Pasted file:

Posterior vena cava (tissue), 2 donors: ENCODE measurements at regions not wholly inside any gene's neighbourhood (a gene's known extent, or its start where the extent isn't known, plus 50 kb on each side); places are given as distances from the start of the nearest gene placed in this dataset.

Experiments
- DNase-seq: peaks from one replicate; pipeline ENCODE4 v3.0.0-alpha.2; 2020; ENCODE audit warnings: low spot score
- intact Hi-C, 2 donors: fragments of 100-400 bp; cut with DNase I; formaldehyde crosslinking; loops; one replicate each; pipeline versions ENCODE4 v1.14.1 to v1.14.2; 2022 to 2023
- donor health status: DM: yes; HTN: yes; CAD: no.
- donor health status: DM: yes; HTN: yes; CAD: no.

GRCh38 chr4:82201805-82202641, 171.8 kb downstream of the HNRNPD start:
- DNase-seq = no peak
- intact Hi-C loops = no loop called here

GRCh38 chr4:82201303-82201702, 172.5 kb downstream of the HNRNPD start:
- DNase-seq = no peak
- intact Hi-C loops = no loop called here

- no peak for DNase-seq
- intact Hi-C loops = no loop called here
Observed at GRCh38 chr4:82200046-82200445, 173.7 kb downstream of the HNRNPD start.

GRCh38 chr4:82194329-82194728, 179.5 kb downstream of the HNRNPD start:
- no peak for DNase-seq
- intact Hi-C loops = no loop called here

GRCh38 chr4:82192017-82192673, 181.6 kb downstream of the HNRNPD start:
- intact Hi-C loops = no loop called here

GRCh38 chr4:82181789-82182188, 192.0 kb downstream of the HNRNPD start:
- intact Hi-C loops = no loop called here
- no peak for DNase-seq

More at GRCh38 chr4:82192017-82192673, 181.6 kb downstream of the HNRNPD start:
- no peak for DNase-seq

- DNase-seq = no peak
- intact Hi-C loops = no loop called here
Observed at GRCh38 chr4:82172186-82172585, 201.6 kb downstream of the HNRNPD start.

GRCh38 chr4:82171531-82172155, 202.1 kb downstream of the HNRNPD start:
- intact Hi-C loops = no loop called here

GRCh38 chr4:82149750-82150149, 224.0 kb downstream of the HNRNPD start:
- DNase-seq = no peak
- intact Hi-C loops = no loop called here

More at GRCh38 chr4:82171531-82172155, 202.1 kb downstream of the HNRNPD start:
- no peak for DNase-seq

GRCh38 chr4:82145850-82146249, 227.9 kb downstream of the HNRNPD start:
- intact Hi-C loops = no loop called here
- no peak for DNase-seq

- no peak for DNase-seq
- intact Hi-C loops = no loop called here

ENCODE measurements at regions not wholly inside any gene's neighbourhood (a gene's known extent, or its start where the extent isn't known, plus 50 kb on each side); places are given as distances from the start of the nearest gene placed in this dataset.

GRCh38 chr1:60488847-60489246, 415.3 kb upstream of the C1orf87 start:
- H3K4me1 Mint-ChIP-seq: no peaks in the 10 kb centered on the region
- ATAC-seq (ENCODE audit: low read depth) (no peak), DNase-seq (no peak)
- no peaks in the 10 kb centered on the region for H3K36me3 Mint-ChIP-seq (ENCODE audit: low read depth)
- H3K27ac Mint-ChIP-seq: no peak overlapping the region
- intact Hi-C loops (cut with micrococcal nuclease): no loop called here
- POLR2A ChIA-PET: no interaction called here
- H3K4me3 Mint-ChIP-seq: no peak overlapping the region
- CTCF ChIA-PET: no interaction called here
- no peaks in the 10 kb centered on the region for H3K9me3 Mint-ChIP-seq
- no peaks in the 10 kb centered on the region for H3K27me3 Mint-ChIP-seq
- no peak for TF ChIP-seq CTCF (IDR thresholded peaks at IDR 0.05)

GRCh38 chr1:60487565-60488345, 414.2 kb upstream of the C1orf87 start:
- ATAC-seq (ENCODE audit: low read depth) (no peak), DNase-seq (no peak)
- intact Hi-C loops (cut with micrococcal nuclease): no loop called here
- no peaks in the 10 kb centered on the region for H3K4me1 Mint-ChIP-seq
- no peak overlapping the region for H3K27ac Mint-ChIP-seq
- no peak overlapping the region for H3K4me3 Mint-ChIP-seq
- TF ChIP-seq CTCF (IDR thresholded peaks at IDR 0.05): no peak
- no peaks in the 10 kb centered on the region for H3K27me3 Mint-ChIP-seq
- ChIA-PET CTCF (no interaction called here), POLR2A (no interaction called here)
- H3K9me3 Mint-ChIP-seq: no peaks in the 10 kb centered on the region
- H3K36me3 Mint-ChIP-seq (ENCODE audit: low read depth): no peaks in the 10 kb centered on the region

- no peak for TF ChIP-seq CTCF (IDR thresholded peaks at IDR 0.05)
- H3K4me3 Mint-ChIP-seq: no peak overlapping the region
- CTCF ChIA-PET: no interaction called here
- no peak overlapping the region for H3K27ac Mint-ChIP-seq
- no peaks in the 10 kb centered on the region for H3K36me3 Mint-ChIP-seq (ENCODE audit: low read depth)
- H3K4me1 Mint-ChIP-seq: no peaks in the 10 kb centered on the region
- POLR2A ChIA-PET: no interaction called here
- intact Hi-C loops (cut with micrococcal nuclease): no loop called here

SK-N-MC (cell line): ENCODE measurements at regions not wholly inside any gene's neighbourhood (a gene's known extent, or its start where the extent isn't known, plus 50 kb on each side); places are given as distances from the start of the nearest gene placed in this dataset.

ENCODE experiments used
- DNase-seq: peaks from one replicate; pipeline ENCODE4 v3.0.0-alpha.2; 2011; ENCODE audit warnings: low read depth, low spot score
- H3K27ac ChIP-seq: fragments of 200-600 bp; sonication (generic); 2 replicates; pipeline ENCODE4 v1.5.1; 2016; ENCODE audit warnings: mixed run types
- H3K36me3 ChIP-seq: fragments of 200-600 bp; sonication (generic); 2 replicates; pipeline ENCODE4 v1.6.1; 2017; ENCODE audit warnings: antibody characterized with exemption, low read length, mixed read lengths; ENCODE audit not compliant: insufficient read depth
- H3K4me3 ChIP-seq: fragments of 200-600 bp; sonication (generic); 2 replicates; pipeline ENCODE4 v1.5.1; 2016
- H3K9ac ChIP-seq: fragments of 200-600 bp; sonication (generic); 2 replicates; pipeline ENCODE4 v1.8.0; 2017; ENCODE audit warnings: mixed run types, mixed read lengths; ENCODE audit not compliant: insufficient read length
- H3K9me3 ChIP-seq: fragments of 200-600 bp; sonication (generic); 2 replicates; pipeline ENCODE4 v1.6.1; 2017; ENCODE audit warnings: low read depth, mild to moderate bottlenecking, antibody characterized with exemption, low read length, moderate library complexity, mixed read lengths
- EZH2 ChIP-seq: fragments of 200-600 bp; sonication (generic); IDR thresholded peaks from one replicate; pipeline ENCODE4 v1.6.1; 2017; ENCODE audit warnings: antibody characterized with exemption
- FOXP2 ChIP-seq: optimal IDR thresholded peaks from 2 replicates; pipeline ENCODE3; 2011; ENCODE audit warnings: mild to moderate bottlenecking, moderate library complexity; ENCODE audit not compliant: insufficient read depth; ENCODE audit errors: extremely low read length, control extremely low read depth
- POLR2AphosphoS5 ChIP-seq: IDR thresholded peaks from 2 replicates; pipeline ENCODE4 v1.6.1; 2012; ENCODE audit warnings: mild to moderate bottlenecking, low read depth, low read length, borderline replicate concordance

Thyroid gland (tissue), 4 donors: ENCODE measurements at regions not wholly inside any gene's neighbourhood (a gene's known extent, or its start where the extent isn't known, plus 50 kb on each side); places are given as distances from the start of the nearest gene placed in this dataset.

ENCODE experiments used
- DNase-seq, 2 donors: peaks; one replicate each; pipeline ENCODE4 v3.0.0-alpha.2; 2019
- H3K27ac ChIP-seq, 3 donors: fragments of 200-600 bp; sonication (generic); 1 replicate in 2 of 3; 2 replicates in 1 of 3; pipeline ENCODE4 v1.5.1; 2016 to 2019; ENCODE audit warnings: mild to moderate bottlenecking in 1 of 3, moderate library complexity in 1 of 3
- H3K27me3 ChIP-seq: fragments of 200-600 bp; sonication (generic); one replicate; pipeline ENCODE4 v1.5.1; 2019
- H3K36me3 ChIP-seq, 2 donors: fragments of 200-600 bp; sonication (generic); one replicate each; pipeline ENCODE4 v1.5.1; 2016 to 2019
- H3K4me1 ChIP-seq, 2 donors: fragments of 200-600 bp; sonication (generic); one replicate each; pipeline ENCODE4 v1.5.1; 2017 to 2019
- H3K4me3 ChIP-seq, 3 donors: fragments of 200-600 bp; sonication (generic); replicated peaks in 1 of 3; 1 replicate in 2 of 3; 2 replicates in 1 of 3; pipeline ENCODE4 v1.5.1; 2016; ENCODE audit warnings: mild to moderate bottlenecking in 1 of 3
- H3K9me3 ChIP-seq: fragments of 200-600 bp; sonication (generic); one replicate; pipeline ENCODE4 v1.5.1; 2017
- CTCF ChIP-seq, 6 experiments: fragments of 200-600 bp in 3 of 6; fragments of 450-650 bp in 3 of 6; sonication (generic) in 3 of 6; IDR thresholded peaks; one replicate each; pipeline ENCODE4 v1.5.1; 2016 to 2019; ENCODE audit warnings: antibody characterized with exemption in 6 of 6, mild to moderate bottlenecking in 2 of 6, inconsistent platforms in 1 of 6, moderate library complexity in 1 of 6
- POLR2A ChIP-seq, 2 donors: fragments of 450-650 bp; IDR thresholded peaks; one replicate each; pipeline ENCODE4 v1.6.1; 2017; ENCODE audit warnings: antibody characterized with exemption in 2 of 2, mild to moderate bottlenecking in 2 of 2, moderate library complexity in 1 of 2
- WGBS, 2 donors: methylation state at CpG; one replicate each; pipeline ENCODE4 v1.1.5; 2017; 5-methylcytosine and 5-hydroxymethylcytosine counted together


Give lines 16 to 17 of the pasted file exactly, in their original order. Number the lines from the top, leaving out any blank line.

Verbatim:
GRCh38 chr4:82194329-82194728, 179.5 kb downstream of the HNRNPD start:
- no peak for DNase-seq